´The Art of digital age´ Cocoran

January 14, 2016
Alis Chetreanu

In the book ´The Art of digital age´ Concoran talks about the importance of being emotionally connected with the visitors. I wrote down a few things to remember and maybe others will find them useful as well.

“I have continually harped about the importance of a website’s ability to connect with people on a number of different emotional levels – and to do this very quickly. My reasons for this are that I absolutely believe that if a website can establish a set of emotional states that are truly reflective of the qualities that are found within, a particular brand, it can also subsequently influence those emotions to reach a desired outcome – and just imagine how powerful a Web proposition like that could be.“

“The importance of content and material are critical in terms of establishing the emotional state of a branded Web site because although in most cases they are secondary to the colour scheme and layout, they are only just so. In other words, if the initial impression of a site is favourable, a user is likely to take time to browse, which means that the site has been given additional opportunities to influence the mind of visitor. If first impressions are unfavourable, however, it’s likely that the user will just be another statistic.”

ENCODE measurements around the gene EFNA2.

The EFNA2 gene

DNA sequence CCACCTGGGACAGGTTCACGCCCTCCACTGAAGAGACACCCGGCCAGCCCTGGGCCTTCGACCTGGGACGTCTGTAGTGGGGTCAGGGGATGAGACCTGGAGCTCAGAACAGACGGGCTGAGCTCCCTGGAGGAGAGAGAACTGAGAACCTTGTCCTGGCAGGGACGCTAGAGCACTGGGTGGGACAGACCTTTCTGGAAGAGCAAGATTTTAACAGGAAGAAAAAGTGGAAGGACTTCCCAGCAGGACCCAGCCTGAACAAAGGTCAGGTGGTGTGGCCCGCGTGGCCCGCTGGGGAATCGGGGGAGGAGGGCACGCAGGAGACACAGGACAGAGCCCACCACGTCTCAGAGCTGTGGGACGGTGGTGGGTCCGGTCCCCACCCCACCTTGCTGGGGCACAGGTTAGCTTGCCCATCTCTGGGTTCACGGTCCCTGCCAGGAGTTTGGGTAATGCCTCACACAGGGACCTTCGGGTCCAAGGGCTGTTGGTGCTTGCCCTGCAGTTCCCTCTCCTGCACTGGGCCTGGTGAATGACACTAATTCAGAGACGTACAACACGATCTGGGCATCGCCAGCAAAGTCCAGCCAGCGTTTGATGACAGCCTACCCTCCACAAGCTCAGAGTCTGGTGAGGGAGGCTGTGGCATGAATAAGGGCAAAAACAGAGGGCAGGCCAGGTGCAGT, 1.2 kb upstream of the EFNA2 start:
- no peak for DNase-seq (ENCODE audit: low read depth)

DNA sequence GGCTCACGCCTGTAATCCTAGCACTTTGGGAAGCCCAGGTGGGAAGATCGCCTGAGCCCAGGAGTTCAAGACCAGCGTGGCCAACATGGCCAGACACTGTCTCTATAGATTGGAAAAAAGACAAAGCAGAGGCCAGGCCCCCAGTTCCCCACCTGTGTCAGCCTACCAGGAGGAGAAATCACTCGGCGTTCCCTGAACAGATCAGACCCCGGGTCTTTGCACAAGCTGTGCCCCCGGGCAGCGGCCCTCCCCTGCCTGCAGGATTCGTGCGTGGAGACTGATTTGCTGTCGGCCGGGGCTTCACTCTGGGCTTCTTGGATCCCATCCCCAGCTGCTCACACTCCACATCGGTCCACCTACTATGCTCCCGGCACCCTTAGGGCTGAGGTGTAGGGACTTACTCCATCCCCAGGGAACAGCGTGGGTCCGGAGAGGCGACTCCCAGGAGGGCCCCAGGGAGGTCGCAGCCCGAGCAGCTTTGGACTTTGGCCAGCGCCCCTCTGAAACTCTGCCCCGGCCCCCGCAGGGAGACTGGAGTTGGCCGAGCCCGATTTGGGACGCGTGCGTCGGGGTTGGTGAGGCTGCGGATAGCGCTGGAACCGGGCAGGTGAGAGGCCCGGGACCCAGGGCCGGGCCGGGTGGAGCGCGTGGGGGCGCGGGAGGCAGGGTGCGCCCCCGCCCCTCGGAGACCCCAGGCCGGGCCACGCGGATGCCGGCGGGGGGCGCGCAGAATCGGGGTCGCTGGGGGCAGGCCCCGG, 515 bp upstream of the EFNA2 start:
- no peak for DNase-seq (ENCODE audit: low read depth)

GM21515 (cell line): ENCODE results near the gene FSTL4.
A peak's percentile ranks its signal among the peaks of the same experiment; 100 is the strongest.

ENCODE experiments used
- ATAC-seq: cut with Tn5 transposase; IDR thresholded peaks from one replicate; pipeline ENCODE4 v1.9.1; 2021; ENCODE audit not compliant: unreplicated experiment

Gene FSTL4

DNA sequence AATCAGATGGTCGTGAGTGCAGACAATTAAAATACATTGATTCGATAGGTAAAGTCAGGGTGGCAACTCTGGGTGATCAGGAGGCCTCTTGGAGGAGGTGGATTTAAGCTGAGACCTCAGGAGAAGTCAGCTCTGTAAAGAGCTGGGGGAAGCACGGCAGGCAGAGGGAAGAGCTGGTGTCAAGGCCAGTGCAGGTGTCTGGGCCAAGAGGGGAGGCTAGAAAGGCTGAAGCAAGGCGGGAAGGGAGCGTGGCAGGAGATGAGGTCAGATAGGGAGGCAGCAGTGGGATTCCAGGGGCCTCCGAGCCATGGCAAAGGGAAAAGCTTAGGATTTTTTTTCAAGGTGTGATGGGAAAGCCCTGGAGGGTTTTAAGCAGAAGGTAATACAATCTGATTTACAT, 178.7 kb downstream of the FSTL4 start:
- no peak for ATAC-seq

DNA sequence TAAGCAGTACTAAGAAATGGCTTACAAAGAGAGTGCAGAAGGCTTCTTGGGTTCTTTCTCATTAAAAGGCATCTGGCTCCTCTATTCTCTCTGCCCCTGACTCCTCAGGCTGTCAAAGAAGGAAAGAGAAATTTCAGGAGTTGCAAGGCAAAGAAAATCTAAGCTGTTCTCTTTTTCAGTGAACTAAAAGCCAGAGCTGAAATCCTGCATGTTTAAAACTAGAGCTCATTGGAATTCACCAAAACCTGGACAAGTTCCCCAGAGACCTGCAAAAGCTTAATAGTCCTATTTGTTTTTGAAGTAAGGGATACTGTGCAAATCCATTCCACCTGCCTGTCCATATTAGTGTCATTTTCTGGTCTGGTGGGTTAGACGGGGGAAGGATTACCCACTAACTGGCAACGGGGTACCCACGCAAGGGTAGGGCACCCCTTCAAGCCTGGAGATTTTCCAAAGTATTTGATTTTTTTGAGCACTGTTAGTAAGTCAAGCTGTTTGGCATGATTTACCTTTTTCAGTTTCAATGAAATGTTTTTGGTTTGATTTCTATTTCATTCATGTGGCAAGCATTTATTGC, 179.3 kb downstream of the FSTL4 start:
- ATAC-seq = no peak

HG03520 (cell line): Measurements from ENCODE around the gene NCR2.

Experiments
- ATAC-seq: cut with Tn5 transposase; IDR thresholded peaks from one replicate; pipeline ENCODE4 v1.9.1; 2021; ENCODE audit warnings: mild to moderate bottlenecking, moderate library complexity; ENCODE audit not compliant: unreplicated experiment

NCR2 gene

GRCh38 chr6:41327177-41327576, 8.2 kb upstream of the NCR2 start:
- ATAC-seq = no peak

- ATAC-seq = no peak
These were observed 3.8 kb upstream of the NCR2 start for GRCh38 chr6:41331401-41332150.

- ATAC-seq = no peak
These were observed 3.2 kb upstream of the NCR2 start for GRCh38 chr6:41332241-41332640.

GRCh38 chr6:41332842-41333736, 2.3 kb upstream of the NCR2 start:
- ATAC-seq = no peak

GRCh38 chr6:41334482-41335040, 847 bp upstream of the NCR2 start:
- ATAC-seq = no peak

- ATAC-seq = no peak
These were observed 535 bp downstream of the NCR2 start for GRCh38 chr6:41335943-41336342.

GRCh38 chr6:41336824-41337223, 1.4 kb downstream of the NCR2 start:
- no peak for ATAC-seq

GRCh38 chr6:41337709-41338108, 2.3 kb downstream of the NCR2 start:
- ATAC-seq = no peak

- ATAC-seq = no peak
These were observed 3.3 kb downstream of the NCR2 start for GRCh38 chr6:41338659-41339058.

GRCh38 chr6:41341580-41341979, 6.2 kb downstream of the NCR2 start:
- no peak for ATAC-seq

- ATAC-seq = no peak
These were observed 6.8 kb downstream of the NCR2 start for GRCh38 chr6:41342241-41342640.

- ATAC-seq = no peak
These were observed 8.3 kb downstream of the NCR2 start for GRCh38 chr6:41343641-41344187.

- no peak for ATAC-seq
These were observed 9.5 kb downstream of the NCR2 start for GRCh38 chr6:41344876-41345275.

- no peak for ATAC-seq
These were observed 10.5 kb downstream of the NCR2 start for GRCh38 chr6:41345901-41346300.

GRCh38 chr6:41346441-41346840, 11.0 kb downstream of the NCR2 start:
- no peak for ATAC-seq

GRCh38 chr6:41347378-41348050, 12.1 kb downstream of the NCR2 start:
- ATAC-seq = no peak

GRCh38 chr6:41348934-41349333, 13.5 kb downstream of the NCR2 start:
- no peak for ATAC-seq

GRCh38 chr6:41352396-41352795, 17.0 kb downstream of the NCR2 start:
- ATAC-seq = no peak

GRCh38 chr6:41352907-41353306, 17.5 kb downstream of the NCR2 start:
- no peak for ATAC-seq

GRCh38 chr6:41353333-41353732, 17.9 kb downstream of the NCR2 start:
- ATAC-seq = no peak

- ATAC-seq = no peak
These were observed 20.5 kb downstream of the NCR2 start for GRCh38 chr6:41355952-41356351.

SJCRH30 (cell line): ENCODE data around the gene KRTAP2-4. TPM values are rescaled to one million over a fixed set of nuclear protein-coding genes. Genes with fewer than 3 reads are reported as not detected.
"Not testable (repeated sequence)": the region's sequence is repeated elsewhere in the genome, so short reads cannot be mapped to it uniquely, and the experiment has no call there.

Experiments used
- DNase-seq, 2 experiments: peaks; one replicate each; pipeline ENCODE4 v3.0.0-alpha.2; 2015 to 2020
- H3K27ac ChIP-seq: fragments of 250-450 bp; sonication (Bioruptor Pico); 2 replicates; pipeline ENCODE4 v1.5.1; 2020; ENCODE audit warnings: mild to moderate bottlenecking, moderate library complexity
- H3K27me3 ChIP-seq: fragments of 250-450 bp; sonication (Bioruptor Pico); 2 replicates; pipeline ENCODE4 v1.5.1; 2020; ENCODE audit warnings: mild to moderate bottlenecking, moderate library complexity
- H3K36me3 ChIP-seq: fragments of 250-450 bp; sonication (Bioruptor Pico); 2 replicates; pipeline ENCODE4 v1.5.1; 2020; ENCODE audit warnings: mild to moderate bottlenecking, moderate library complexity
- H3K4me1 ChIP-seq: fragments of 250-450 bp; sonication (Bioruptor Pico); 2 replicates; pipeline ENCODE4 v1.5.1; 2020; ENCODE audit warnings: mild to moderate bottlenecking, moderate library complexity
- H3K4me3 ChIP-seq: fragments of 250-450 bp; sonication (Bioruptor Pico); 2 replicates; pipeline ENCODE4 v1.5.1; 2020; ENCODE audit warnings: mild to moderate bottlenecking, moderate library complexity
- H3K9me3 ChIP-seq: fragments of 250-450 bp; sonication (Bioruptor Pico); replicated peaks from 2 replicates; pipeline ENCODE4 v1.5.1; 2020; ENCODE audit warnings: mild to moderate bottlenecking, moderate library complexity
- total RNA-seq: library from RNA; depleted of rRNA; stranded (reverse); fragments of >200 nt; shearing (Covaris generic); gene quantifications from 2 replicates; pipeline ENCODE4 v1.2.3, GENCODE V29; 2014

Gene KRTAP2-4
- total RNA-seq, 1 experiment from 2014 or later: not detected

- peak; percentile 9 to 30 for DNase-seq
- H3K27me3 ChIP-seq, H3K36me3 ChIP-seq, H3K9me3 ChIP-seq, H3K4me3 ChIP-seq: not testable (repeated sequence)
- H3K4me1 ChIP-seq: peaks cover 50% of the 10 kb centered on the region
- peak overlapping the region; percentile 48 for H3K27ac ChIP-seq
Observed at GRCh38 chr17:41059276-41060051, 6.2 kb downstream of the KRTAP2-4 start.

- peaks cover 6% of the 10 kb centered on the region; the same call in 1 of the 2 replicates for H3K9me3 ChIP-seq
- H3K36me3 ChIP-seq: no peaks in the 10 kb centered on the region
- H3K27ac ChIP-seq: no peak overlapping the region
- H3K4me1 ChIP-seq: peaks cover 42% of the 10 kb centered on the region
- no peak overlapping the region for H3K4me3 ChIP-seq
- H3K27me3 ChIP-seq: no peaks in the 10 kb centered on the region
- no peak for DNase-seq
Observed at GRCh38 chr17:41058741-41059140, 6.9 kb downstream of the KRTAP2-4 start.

“Surprise amplifies our emotional response. When we anticipate a moment , the emotional response is diluted across time. A moment of surprise compresses emotion into a split second, making our reaction more intense, and creating a strong imprint on our memory. When we are surprised , we’re experiencing a high contrast situation in which something is not as we expected. A moment of surprise frames our attention, which blurs peripheral elements and brings the extraordinary into focus. “

“People using websites and applications navigate and process content quickly and that´s why their attention is limited. Introducing surprise into an interface can break a behaviour pattern and force the brain to reassess the situation. Surprise is always followed by proportional emotional response. After the brain detects a surprising contrast, it has to figure out how to respond quickly. There’s not enough time for deep, intellectual contemplation, so the brain relies on emotion to provide a “gut reaction”.